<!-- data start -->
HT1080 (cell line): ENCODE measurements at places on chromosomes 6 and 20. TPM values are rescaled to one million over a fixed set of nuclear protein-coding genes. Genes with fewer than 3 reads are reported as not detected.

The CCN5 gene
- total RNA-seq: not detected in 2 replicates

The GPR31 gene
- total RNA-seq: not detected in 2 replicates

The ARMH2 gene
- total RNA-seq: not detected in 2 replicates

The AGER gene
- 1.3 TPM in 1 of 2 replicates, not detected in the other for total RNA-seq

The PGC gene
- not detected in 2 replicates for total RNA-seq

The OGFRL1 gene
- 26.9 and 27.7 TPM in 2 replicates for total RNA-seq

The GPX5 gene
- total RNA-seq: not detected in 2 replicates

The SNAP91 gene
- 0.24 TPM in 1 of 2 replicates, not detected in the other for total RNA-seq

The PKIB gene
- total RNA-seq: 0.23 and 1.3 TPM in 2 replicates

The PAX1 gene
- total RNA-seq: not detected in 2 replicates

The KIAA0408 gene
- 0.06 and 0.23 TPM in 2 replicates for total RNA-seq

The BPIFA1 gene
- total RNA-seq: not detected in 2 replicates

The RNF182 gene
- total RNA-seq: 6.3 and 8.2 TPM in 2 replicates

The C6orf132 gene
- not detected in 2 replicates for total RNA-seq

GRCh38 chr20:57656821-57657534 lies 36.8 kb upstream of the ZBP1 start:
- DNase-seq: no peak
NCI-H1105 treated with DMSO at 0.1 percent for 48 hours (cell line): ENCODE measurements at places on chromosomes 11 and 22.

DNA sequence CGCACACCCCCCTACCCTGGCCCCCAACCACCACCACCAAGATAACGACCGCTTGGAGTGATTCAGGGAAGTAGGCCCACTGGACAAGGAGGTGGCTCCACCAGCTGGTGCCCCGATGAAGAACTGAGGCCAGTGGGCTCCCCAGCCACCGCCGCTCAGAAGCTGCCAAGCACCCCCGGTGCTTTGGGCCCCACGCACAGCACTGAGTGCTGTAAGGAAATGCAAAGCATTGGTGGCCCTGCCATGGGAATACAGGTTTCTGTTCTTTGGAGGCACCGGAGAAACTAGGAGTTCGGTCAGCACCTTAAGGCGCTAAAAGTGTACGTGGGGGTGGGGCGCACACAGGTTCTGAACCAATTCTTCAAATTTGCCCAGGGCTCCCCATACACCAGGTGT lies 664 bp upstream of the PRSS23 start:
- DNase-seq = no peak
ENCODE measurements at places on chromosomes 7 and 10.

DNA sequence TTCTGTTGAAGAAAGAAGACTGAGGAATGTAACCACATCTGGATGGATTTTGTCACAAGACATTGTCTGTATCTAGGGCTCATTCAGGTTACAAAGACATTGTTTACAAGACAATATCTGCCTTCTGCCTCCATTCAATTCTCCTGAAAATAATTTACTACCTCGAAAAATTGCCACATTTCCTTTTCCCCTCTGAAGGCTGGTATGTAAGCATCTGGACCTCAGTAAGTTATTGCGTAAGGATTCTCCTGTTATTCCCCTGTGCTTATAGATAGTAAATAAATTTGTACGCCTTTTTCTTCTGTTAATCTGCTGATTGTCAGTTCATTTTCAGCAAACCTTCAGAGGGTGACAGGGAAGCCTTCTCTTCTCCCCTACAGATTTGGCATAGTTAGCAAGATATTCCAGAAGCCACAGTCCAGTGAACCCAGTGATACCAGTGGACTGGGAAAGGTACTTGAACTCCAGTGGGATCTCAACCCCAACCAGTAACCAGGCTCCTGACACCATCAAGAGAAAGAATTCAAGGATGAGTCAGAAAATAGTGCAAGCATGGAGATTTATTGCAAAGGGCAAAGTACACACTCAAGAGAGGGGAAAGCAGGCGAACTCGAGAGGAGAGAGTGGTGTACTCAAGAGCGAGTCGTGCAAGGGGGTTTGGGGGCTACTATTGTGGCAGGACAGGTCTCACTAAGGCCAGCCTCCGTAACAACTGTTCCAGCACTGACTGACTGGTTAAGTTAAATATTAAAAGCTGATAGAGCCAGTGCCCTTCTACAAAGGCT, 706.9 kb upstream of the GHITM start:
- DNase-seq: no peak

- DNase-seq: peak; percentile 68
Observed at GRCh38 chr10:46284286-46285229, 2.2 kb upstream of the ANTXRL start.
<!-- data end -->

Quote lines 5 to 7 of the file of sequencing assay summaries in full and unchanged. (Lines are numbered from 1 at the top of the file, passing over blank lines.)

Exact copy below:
- total RNA-seq: not detected in 2 replicates

The ARMH2 gene
- total RNA-seq: not detected in 2 replicates